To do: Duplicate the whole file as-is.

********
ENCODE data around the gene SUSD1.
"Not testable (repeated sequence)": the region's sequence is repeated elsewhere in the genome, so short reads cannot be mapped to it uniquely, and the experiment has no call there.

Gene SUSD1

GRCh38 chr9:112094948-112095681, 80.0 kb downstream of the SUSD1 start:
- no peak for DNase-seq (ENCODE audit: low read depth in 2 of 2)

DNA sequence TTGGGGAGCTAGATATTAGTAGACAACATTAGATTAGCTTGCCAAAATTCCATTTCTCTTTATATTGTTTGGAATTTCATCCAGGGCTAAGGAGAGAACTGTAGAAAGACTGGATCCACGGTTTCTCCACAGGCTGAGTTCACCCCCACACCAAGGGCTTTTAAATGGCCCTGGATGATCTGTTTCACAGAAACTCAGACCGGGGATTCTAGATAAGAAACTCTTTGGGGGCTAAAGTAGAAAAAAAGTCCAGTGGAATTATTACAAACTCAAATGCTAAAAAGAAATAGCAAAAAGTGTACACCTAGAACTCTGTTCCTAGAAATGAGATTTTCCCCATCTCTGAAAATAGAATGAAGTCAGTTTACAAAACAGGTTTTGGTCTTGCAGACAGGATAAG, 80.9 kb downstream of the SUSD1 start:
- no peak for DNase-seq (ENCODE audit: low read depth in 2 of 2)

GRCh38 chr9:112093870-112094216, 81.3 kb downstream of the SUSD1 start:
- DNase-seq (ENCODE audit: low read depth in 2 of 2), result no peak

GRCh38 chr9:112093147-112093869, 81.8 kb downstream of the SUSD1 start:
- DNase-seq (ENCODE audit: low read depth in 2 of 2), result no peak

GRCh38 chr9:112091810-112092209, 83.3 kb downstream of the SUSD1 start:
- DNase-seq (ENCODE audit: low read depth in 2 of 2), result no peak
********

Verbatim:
ENCODE data around the gene SUSD1.
"Not testable (repeated sequence)": the region's sequence is repeated elsewhere in the genome, so short reads cannot be mapped to it uniquely, and the experiment has no call there.

Gene SUSD1

GRCh38 chr9:112094948-112095681, 80.0 kb downstream of the SUSD1 start:
- no peak for DNase-seq (ENCODE audit: low read depth in 2 of 2)

DNA sequence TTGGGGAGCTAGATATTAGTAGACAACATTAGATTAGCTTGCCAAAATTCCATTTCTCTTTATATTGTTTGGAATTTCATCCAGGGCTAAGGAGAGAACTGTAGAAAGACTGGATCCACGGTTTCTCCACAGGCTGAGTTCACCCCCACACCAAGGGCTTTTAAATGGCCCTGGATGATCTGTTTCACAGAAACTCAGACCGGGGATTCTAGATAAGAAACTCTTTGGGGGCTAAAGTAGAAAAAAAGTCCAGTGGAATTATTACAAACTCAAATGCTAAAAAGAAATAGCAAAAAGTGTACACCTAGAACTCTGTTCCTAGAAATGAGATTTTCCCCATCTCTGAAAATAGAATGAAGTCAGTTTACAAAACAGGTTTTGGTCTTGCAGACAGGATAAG, 80.9 kb downstream of the SUSD1 start:
- no peak for DNase-seq (ENCODE audit: low read depth in 2 of 2)

GRCh38 chr9:112093870-112094216, 81.3 kb downstream of the SUSD1 start:
- DNase-seq (ENCODE audit: low read depth in 2 of 2), result no peak

GRCh38 chr9:112093147-112093869, 81.8 kb downstream of the SUSD1 start:
- DNase-seq (ENCODE audit: low read depth in 2 of 2), result no peak

GRCh38 chr9:112091810-112092209, 83.3 kb downstream of the SUSD1 start:
- DNase-seq (ENCODE audit: low read depth in 2 of 2), result no peak